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05-17-2012, 04:56 PM   #1
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Lens hood questions

Is there any advantage/disadvantage with lens hoods that are of the "flower petal" design or the older "tube" type?
Thanks for any advice,

05-17-2012, 08:06 PM   #2
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Standard hoods work great(I currently use 3), but certain lenses need the flower petal design to avoid vignetting. At 18mm, my Sigma lens can see the hood if I turn it out of the locks.
05-18-2012, 02:40 AM   #3
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Hi Dewman,
Manacho is right, the wide-angle zooms + primes need a little more "space" on the sides of the hood to avoid cutoff or vignetting. If you notice, most of the petal-types are uneven lengths, the longer "petals" go on the top + bottom, the shorter ones on the sides. Many of the OEM hoods are the click-on bayonet type, not screw-on. That's so they will only fit on in this orientation.
My understanding is the long cutaways between the petals is so you can rotate a polarizer with the hood in place. In practice this is pretty difficult to do. Pentax also has some hoods with a little removeable section, sort of a hatch, to get at the polarizer without removing the hood. Easy to lose that little piece when it's off the hood!
Once you get longer than the normal focal length of 35mm-50mm I believe the regular tube hoods work just as well. I use screw-on tube-types on all my telephoto primes and zooms from 50mm and up.
05-18-2012, 10:55 AM   #4
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Sensors are not round - or square. They are longer than they are wide. That's the basic reason that petal shaped filters make sense. The rest is just details based on that fact.

05-18-2012, 11:03 AM   #5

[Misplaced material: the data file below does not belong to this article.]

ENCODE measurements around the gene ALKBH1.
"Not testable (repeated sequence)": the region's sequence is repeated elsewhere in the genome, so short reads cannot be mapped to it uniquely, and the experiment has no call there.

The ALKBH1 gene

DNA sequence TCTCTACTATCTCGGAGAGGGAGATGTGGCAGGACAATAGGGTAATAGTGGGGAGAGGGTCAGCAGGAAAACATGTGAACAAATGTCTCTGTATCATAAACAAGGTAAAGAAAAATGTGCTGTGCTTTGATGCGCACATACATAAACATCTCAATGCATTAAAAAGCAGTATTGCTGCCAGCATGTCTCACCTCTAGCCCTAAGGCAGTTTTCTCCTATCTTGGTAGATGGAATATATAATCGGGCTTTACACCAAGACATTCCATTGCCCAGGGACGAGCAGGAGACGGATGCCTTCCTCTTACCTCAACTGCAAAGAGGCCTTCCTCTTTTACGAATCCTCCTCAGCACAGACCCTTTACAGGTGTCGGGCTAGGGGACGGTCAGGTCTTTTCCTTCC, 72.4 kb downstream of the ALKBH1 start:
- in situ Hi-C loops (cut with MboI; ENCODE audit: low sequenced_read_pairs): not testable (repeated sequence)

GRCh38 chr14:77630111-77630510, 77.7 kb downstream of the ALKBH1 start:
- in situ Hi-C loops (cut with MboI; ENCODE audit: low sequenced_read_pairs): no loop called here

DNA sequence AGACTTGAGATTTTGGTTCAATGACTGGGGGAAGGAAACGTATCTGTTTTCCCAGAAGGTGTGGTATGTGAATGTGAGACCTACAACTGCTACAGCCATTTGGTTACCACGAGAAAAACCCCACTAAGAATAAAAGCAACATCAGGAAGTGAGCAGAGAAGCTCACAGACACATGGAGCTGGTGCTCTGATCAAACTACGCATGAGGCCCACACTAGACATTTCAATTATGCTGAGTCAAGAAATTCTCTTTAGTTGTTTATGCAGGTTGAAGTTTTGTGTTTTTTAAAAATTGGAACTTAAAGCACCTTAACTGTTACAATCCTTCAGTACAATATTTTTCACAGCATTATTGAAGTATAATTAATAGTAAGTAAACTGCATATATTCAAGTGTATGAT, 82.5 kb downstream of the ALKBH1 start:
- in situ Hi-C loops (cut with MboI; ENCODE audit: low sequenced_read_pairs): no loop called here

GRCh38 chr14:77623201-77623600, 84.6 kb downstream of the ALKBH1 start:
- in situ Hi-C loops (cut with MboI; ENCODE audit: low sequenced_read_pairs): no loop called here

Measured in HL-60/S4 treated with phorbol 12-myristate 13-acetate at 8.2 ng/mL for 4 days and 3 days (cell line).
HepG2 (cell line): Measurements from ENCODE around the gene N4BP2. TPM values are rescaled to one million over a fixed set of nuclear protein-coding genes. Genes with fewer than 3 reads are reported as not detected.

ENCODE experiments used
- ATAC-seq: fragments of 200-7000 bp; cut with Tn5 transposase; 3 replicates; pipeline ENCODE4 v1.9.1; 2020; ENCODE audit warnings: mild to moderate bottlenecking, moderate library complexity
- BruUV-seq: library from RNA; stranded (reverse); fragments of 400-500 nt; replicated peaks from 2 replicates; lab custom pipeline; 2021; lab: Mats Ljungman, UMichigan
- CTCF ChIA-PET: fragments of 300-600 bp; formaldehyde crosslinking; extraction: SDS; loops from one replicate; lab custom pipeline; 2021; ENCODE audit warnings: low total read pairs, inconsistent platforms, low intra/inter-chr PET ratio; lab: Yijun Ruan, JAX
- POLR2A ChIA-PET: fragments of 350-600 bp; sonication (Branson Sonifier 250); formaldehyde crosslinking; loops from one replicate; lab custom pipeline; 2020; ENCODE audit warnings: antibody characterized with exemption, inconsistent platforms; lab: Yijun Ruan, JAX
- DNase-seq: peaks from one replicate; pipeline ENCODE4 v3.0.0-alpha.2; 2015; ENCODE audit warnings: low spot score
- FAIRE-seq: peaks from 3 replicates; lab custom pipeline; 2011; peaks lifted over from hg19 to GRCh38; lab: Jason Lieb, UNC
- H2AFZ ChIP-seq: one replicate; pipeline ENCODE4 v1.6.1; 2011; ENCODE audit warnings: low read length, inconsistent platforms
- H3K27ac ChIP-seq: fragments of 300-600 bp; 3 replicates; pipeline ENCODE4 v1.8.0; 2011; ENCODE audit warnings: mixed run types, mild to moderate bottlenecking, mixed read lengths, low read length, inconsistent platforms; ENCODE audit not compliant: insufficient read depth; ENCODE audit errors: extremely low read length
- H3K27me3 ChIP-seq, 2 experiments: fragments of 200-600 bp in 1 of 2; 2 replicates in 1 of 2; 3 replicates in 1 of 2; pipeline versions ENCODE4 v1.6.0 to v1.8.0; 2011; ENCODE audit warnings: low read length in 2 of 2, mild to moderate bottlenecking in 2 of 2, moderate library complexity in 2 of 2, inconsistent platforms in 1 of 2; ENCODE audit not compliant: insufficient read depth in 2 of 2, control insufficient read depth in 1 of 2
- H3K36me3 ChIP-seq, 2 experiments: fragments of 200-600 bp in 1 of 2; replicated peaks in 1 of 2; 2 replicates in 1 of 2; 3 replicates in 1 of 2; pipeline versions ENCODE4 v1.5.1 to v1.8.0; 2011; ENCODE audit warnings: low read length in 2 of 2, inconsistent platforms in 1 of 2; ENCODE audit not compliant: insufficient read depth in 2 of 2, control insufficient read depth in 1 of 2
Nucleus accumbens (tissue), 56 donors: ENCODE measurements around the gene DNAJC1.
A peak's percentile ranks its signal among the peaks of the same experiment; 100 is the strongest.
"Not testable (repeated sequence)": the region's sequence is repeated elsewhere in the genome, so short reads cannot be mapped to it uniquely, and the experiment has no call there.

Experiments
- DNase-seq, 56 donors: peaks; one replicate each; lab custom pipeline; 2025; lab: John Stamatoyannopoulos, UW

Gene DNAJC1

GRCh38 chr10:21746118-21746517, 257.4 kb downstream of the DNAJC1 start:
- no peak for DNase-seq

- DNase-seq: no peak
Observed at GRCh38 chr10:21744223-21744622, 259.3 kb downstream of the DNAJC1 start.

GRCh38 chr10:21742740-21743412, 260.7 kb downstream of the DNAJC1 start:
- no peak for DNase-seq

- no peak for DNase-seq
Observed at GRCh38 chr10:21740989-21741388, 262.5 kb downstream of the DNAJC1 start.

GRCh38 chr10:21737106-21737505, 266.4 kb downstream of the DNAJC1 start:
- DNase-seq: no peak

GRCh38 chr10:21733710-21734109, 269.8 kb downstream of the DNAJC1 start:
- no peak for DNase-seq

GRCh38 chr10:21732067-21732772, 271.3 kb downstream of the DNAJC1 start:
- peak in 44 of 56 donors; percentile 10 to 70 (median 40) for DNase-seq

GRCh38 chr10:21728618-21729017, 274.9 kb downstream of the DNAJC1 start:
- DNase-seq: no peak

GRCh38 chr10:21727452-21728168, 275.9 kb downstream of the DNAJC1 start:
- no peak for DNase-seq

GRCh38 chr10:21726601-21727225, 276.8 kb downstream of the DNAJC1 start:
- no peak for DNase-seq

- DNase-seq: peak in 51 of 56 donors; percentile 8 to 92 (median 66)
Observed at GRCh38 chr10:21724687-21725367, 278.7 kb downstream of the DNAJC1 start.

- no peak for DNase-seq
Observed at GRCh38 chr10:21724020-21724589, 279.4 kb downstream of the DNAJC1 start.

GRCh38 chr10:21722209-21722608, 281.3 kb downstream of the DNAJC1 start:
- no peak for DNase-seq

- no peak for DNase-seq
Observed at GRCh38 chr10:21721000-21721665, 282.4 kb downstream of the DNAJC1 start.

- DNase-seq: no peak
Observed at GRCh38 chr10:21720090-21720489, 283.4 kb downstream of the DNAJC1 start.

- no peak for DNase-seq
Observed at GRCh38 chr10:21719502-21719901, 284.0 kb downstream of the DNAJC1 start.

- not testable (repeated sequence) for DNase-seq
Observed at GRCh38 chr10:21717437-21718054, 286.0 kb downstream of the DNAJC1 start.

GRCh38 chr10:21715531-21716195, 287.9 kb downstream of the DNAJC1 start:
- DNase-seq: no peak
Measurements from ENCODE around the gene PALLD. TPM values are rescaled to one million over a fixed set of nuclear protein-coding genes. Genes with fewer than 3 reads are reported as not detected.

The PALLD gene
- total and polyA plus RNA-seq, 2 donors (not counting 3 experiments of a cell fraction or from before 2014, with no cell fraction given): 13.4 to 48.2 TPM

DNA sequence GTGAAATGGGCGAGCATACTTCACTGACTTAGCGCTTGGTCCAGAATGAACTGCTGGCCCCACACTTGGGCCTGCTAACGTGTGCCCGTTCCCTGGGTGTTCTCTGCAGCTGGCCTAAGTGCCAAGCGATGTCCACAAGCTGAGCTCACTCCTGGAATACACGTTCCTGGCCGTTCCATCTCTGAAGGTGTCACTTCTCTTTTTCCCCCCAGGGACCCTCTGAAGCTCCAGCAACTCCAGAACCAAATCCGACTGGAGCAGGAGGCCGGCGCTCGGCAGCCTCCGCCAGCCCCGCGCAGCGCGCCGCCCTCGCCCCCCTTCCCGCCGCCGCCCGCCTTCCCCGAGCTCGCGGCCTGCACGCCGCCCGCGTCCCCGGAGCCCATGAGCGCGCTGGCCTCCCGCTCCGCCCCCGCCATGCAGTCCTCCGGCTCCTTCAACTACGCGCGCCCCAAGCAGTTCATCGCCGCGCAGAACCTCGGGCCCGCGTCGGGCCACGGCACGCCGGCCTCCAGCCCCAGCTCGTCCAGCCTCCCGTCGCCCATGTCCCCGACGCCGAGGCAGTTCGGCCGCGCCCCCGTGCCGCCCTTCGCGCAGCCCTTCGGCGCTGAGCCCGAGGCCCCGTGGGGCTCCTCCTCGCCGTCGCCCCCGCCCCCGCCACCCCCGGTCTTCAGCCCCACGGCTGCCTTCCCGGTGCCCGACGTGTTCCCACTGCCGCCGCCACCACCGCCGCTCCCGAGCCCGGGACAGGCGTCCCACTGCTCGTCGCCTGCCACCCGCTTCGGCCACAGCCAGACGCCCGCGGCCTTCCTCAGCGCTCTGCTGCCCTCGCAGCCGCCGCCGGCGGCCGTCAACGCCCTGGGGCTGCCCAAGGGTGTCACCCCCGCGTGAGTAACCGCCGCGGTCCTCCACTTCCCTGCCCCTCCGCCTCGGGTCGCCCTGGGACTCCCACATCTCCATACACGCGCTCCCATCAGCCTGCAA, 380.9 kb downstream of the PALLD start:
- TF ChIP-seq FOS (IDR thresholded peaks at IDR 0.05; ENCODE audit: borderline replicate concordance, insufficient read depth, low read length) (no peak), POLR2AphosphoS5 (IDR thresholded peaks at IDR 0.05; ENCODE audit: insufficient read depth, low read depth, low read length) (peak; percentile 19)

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QuoteOriginally posted by Dewman Quote
Is there any advantage/disadvantage with lens hoods that are of the "flower petal" design or the older "tube" type?
Thanks for any advice,
A properly designed flower petal hood offers the maximum protection, because the petals if shaped for the lens exactly, would be just outside the field of view of the lens, therefore not impacting at all the performance but providing from any angle the best protection against flare and loss of contrast. in practice however, with the exception of wide angle lenses where the field of view is quite wide, a cylindrical hood is good enough for most situations.

Note that flower petal hoods MUST be attached to the lens body, not to the front element, for the cases where the front element rotates. either during focusing or zooming.

also note for zooms, the petal cut out is for the widest focal length,
05-18-2012, 11:24 AM   #6
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And a side note: Sometimes we reverse lenses for close work, not necessarily macro (1:2 / 0.5x or greater magnification) but just to get close. And sometimes even reversed lenses need hoods. A reversed prime with a working distance around 4.5cm / <2in doesn't leave much room for a hood.

But a reversed ZOOM (with an aperture ring) may have a much greater working distance, and may even focus to infinity when reversed. My 35-80 and 28-90 etc zooms can reach infinity at around 75mm; I haven't experimented with longer zooms. Hmm, let's fix that... [/me slips on a Samyang 70-210] Ah, this reaches infinity focus at around 100mm (reversed). Killer bokeh too!

So, how to hood a reversed lens? Taping a piece of paper around the front-facing lens base is rather inelegant. But salvation is at hand! The trick: use macro tube sections as lens hoods. That's another reason to keep extra macro tube sets around, in M42, PK, maybe Nikon if you're reversing any AI zooms.

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